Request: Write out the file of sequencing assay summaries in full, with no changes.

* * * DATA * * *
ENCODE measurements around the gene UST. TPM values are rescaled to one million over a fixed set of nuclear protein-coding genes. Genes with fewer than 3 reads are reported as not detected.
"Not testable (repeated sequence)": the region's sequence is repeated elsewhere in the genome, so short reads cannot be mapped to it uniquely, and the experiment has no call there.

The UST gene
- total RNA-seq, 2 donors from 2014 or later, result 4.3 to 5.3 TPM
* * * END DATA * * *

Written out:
ENCODE measurements around the gene UST. TPM values are rescaled to one million over a fixed set of nuclear protein-coding genes. Genes with fewer than 3 reads are reported as not detected.
"Not testable (repeated sequence)": the region's sequence is repeated elsewhere in the genome, so short reads cannot be mapped to it uniquely, and the experiment has no call there.

The UST gene
- total RNA-seq, 2 donors from 2014 or later, result 4.3 to 5.3 TPM